This invention is a system in which an externally applied magnetic field is established at a semiconductor surface. Upon irradiation with light the magnetically modified electrode deployed in an electrochemical cell produces higher currents compared to non-modified cells. The magnetic field on the semiconductor electrode surface reduces recombination rate and increases the interfacial electron transfer rate. In one example of this technology a cell composed of a magnetically modified semiconductor electrode and a platinum counter electrode was illuminated by light. Hydrogen gas was produced at substantially lower overpotentials compared to non-modified cells.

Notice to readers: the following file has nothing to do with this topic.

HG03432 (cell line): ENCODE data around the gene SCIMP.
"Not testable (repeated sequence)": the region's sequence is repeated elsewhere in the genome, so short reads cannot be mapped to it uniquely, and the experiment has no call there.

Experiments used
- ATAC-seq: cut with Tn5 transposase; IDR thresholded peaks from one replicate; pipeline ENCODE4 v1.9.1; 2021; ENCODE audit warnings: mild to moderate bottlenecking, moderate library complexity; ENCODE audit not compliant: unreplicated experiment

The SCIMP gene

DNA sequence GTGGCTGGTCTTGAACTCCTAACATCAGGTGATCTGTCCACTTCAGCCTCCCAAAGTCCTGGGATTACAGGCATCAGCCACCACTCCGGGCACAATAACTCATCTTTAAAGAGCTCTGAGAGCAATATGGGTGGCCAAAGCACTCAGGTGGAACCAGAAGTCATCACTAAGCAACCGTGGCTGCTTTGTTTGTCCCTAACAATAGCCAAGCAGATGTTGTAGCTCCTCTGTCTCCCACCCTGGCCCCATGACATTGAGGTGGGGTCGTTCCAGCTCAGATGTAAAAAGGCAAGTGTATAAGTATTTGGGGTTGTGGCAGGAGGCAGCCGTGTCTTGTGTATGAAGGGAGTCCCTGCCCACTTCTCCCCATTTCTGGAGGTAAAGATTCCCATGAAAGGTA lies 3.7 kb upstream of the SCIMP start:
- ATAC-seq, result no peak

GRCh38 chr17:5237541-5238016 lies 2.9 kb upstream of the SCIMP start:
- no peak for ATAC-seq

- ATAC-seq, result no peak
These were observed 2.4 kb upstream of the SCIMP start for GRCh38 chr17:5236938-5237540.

1) LOWER OVERPOTENTIAL: In magnetically modified cells the overpotential required to liberate hydrogen gas is approximately 1.0 volts lower than similar non-magnetic cells. 2) LOW COST MODIFICATION: Magnetic materials are inexpensive and easy to apply. 3) APPLICABLE TO MANY SEMICONDUCTOR MATERIALS: This technology is expected to improve other electrochemical systems that have semiconductor and liquid interfaces.